I’ve been on BBC World talking about the business of the US suing its own big banks for misrepresenting the quality of the mortgages they both issued and then securitised to sell on at the height of the US housing bubble.
They’ll argue, says the New York Times, which reported the story, that the banks failed to perform with due diligence required under securities law while assembling and selling the mortgage securities, and missed signs that borrowers’ incomes were inflated or falsified.
And they want $30bn or so in compensation. That’s serious money. Which, of course, is why bank shares immediately slumped in the US.
But should the US – on behalf of Freddie and Fannie Mac in this case – really be going ahead with this kind of case? After all, the number of people responsible for the sub-prime debacle and consequent global financial crisis goes far beyond the banks.
There were the central bankers and their insistence on failing to recognise the shifting dynamic of global inflation, and of keeping monetary policy far too loose. There were the politicians who were determined to work things so that as many people as possible ended up owning their own homes, regardless of the risks inherent in doing so. There were the mortgage brokers who actually falsified the documents to keep things going. And of course, the general population – the ones who took out the mortgages they must have known they couldn’t actually repay. Everyone played their part in the ‘house prices never fall’ game.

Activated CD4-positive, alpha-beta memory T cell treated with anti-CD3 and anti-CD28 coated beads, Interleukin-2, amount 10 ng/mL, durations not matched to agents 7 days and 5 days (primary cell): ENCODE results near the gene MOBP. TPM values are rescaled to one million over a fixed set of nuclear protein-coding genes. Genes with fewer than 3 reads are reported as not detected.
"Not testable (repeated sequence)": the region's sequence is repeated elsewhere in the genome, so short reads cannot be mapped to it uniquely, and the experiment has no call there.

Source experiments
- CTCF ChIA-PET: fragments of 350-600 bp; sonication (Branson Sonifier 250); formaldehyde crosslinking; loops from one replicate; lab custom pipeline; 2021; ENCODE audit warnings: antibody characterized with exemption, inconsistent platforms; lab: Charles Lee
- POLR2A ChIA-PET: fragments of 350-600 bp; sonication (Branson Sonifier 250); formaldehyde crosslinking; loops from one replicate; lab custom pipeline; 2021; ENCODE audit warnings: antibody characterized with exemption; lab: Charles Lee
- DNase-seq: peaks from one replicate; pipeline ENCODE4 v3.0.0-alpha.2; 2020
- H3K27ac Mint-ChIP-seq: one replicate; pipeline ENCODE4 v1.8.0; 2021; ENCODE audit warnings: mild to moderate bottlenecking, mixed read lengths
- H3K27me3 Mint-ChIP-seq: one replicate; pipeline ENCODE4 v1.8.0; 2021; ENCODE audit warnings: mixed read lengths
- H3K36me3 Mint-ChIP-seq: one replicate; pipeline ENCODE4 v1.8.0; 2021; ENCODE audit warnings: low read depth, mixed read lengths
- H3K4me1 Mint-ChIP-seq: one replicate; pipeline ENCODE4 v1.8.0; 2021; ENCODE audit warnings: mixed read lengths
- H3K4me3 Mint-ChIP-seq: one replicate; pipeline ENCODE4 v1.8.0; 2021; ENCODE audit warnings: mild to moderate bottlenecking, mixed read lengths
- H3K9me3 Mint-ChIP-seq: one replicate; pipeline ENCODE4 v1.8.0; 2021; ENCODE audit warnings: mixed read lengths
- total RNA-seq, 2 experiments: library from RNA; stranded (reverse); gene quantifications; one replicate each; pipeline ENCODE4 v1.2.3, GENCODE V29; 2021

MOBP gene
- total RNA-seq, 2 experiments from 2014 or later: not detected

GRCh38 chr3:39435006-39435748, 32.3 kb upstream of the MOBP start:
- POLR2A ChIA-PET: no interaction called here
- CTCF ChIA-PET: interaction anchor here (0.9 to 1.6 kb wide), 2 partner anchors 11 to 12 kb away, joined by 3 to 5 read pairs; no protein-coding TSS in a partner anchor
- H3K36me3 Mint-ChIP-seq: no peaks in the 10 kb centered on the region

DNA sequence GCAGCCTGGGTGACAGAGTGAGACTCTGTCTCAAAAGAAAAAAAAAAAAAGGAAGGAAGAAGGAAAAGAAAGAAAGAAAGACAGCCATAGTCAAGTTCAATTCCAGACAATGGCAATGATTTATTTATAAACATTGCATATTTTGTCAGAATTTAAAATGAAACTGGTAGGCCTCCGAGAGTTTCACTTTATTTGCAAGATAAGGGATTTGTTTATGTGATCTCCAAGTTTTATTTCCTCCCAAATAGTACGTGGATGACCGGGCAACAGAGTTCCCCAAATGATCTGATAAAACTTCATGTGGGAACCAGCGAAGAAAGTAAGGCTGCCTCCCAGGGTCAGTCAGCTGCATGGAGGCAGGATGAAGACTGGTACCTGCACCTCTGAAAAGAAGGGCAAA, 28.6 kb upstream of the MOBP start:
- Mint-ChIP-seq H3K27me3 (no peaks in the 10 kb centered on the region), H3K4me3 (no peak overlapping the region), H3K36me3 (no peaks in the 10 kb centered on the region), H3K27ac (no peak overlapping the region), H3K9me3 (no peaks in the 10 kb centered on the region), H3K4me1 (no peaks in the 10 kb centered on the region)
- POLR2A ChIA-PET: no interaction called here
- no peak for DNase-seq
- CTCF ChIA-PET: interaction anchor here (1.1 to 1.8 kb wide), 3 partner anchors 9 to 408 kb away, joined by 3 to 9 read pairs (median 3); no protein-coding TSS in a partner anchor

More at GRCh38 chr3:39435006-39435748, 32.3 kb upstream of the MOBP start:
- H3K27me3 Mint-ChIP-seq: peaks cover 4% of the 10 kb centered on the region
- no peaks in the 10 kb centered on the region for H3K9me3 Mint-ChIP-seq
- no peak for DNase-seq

It is also the case that the banks remain very, very fragile. £30bn might push them back over the edge again, meaning that the government’s lawsuit leads to another government bail-out. Make the banks pay and everyone pays. Not only might the taxpayer end up on the hook again, but any fines will inevitably be passed on to the customers in higher charges. Then there are the pension funds and so on holding shares in the banks. Anything that pushes their share prices down (as even the news of a lawsuit has) hurts them.
Add it all up and you can make a reasonable case for letting the whole thing go. Everyone behaved badly, said another of the guests on BBC World this morning. “Let’s just move on.”
But I’m not so sure we should. There is plenty of evidence that there was fraud involved in the whole debacle and the idea that justice shouldn’t be done because justice can have nasty consequences is not a good one. As is the fact that you shouldn’t aim to punish one guilty party because you can’t punish them all – the US is never going to sue the Federal Reserve or its own politicians, much as perhaps it should.
And when you hear the banks protesting that the world will end if they are ever penalised for anything, note that they say this every time anyone suggests any reasonable step towards improving the ethics of the financial industry. In an ideal world we would bring cases against all the individuals involved, or at least find a way to retrospectively cut the gains they made from sub prime. But that hasn’t proved to be possible so far.
So it seems to me that this case is a necessary one. Sure, it will end with the banks getting a much lesser fine than mooted at the moment, and as such won’t in any real sense punish anyone. But it could at least work to remind Wall Street that they have some fiduciary responsibility to act within a moral framework. Even more than that, seeing fraud proved and names named might make the rest of us feel better.
Then we can all move on.